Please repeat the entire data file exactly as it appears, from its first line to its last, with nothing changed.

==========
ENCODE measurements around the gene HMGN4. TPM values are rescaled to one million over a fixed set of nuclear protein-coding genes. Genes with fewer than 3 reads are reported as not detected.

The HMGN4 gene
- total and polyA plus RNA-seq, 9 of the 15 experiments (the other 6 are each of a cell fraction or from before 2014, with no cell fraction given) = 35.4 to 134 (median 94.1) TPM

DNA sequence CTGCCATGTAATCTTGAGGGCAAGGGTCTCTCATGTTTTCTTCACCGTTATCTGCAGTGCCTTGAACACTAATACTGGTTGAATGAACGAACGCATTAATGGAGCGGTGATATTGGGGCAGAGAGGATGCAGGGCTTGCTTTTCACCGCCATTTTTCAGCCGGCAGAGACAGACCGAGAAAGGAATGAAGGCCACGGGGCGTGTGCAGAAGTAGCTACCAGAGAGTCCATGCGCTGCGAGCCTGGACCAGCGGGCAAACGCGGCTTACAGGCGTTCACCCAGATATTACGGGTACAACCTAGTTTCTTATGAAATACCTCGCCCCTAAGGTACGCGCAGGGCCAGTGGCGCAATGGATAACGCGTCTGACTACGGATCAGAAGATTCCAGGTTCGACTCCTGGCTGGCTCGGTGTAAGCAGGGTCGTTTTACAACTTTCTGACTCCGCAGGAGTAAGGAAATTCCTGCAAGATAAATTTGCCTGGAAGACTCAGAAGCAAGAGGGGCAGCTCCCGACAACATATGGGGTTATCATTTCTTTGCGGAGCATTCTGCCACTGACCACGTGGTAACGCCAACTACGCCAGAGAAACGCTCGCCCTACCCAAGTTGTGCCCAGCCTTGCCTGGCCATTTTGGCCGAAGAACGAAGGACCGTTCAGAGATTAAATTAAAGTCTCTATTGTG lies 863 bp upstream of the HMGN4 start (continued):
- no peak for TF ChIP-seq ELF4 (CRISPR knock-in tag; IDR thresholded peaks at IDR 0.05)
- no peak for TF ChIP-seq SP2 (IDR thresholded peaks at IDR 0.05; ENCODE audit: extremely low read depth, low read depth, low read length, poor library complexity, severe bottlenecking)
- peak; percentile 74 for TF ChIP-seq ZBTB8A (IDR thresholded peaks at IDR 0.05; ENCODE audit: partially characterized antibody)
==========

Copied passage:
ENCODE measurements around the gene HMGN4. TPM values are rescaled to one million over a fixed set of nuclear protein-coding genes. Genes with fewer than 3 reads are reported as not detected.

The HMGN4 gene
- total and polyA plus RNA-seq, 9 of the 15 experiments (the other 6 are each of a cell fraction or from before 2014, with no cell fraction given) = 35.4 to 134 (median 94.1) TPM

DNA sequence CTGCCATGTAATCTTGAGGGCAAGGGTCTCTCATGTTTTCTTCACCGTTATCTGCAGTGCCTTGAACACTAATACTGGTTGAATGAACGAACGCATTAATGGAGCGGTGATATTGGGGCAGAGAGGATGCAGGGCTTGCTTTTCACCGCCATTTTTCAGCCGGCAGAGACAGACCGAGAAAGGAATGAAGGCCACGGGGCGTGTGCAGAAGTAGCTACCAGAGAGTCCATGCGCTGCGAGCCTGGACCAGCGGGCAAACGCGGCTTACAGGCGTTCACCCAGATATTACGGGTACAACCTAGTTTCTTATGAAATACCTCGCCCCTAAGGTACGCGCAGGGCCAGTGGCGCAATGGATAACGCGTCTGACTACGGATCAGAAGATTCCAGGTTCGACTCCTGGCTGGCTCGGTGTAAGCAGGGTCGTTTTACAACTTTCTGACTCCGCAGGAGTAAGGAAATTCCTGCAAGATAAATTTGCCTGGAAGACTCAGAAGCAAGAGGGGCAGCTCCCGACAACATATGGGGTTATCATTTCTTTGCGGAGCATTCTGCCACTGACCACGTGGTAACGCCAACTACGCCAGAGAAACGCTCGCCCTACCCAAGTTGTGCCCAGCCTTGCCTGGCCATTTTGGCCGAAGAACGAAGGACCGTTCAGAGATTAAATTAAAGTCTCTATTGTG lies 863 bp upstream of the HMGN4 start (continued):
- no peak for TF ChIP-seq ELF4 (CRISPR knock-in tag; IDR thresholded peaks at IDR 0.05)
- no peak for TF ChIP-seq SP2 (IDR thresholded peaks at IDR 0.05; ENCODE audit: extremely low read depth, low read depth, low read length, poor library complexity, severe bottlenecking)
- peak; percentile 74 for TF ChIP-seq ZBTB8A (IDR thresholded peaks at IDR 0.05; ENCODE audit: partially characterized antibody)